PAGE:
ubuntu here with nvidia-prime. everething working with graphical install. if we want beta drivers we have everething in xorg edgers but ok if you want to install with .sh is your problem

            Comment


            • #16
              Originally posted by Gusar View Post
              It is the job of the distributor to properly integrate everything that is part of the distribution. Nvidia's license explicitly allows repackaging the driver to facilitate this. On Arch, installing the Nvidia driver isn't any different than installing open drivers, it's just "pacman -S nvidia" instead of "pacman -S xf86-video-nouveau". I don't see what hypocrisy has anything to do with anything here. Especially when the driver provides its own GL stack that conflicts with mesa, and distros have different ways of dealing with that.
              Distributions have nothing to problem I described. Nvidia wants driver parity, so THEY have to provide it. I'm aware package maintainers and many Linux distributions do great job, but its only their merit. Nvidia's Linux driver is worse than windows one, but it didn't stop them from removing Linux only feature, because of some imaginative feature parity.

              Even if nvidia were to have their own repo, how exactly would that work? A single repo is impossible, they'd have to have repos for each supported distribution, which would be a huge effort to maintain, and you can be sure there'd always be complaints that a particular distro isn't included. The current situation makes much more sense, Nvidia writes the driver and distros distribute it. That's what they're there for.
              They support Windows 7, 8 etc. They don't have to support hundred and one Linux distributions. I would officially support Rhel, Ubuntu and SteamOS.

              Comment


              • #17
                Originally posted by mattmatteh View Post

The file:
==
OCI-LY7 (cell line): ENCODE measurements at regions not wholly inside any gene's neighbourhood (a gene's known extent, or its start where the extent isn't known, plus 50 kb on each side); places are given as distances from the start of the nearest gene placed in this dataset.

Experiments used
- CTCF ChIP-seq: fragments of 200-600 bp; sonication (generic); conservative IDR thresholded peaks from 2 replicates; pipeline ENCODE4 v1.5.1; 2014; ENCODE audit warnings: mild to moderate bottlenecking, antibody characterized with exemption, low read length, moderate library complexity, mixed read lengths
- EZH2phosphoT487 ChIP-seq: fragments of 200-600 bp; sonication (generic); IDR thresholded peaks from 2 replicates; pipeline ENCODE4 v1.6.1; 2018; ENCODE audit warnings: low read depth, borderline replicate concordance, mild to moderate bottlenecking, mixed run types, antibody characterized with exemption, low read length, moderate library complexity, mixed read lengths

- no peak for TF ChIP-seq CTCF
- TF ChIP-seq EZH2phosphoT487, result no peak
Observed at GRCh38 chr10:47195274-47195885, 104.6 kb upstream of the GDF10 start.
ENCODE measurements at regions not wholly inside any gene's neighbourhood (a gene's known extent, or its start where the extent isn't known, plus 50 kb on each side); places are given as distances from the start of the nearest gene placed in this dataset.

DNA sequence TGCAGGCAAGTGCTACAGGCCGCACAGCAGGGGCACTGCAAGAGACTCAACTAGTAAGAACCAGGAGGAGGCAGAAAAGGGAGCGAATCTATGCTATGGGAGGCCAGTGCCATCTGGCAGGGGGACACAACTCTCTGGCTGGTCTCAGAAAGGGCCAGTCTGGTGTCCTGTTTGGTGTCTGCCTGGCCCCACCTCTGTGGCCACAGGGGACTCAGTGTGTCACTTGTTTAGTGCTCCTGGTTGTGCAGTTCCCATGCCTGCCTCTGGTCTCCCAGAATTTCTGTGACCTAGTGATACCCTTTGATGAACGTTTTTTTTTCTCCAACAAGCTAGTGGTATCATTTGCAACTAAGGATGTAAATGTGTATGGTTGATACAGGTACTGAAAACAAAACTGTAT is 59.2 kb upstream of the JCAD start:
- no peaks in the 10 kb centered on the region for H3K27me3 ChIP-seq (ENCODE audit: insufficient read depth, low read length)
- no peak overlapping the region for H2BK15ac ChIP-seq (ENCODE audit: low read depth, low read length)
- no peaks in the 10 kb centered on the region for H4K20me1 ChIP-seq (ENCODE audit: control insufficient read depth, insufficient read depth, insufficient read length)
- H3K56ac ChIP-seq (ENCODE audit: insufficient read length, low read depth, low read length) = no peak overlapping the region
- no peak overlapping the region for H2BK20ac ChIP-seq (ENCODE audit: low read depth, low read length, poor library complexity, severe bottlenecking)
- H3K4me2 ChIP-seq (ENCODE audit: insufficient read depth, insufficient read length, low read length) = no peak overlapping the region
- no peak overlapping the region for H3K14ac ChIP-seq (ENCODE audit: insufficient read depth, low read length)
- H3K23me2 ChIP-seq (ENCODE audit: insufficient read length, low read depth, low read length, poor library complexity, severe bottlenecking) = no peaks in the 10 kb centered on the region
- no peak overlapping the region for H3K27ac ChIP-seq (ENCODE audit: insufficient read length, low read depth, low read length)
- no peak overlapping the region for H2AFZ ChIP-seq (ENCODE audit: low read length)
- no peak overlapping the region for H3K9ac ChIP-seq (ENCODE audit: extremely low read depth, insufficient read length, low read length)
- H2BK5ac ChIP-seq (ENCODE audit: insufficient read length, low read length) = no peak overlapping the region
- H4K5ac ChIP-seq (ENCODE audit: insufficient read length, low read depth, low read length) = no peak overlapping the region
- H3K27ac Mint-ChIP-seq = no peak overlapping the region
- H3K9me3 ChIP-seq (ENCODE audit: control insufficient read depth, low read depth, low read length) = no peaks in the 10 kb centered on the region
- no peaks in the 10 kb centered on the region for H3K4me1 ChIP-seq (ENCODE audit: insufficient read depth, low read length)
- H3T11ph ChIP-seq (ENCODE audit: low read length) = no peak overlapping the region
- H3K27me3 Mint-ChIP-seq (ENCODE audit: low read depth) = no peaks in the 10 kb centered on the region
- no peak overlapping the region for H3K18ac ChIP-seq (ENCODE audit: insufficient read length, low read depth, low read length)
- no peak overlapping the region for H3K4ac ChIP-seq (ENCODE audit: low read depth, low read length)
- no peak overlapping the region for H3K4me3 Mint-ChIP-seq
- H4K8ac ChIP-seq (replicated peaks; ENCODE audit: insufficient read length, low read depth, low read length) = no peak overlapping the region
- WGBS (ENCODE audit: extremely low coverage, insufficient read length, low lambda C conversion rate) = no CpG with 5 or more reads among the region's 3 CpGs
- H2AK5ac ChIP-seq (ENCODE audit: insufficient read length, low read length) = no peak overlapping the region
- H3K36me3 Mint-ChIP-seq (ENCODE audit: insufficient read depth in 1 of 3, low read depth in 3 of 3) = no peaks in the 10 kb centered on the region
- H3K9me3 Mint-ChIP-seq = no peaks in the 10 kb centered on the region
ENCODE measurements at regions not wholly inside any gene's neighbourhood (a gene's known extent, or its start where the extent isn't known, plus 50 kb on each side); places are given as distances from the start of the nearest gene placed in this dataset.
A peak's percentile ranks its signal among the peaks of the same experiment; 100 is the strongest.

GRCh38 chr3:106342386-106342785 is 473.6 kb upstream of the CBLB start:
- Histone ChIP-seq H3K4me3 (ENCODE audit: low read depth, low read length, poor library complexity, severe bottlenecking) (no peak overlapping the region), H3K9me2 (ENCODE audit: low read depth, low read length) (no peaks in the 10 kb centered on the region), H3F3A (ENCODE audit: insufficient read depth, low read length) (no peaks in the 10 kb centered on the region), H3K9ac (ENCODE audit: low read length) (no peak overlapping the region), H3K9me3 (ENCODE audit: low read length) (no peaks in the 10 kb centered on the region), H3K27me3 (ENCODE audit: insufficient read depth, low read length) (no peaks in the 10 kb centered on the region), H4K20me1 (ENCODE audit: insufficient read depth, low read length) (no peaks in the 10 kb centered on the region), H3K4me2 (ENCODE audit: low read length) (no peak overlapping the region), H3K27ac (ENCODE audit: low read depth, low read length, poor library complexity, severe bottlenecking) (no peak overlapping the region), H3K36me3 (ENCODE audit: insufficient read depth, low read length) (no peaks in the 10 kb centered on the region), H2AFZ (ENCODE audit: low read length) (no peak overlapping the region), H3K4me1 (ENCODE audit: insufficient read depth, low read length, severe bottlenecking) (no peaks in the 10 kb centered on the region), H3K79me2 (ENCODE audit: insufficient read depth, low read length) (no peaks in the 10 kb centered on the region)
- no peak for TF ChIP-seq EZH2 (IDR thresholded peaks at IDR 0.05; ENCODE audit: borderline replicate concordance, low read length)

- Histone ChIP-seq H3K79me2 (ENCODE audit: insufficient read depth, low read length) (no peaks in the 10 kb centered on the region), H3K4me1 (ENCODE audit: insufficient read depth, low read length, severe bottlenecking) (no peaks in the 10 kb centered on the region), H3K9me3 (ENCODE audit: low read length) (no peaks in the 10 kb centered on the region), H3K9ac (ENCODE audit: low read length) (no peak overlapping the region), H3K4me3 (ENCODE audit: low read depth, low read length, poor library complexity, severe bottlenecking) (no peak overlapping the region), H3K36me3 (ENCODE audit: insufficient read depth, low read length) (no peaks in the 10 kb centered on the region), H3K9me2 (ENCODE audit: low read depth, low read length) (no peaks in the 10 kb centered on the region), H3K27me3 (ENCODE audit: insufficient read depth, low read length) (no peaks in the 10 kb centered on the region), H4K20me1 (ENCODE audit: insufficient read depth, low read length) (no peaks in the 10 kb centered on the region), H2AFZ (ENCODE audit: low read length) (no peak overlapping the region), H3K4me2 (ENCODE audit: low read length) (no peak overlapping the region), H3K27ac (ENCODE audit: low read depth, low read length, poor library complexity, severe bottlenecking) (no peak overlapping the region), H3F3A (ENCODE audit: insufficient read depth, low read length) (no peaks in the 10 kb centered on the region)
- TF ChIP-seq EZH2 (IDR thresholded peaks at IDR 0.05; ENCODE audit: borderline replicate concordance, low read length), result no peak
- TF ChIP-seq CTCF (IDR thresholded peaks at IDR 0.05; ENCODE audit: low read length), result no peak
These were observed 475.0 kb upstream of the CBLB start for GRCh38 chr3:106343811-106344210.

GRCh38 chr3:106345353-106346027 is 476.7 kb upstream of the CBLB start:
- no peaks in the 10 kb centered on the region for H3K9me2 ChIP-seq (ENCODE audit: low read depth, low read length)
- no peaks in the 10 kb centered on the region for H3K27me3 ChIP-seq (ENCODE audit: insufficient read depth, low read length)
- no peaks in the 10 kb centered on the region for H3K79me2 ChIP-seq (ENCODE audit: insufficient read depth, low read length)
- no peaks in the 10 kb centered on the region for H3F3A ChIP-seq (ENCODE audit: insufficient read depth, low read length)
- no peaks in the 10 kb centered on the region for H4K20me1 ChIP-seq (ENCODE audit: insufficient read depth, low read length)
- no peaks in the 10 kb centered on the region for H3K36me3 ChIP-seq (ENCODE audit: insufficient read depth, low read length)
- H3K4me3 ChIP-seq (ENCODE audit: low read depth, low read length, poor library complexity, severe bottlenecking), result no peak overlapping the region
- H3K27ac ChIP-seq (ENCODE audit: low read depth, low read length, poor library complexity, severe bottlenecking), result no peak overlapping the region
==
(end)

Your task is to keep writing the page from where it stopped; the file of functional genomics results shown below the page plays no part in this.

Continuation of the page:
You dont sound like a linux user at all. There is absolutely nothing wrong with a text installer. Most users should be using the package manager anyway so users like you wont see it anyway.
                Yeah, I'm using graphic environments, so I can't be a Linux user. Of course there's nothing wrong with the text installer, but my point was about something else.

                Comment


                • #18
                  Originally posted by Pawlerson View Post
                  Distributions have nothing to problem I described. Nvidia wants driver parity, so THEY have to provide it. I'm aware package maintainers and many Linux distributions do great job, but its only their merit. Nvidia's Linux driver is worse than windows one, but it didn't stop them from removing Linux only feature, because of some imaginative feature parity.



                  They support Windows 7, 8 etc. They don't have to support hundred and one Linux distributions. I would officially support Rhel, Ubuntu and SteamOS.
                  They do just that. The X.Org and kernel version they support is often way more up to date than what the distros you named have in their repos. There is no special magic sauce needed to support Linux 3.13 and X11 1.15 on different distros. They're all the same.

                  Comment


                  • #19
                    Originally posted by Pawlerson View Post
                    Distributions have nothing to problem I described.
                    But they do. The Nvidia driver does not exist in a vacuum, it exist in an ecosystem of other software and distribution methods for that software.

                    Originally posted by Pawlerson View Post
                    it didn't stop them from removing Linux only feature, because of some imaginative feature parity.
                    Keyword being *feature* parity, as in what the driver provides when it's running. You're arguing install method is also a feature, but I don't agree. Installing stuff is just so different between Windows in Linux.

                    Originally posted by Pawlerson View Post
                    They support Windows 7, 8 etc. They don't have to support hundred and one Linux distributions. I would officially support Rhel, Ubuntu and SteamOS.
                    While this would fit your view of parity, the benefit for end users is too limited (or completely non-existent for users of other distros), I don't see the point in putting in the effort to provide such support.

                    Basically, you're arguing that Nvidia do something to attain some definition of parity, even though it wouldn't bring any benefit to the users. Not a good argument. Not at all.

                    Comment


                    • #20
                      But why is Nvidia messing around with Ubuntu's plymouth still? After every Nvidia driver install, no matter the version, plymouth gets screwed up and you have to go edit grub again to fix it but that also fixes it partially.

                      Comment

                      Working...
                      X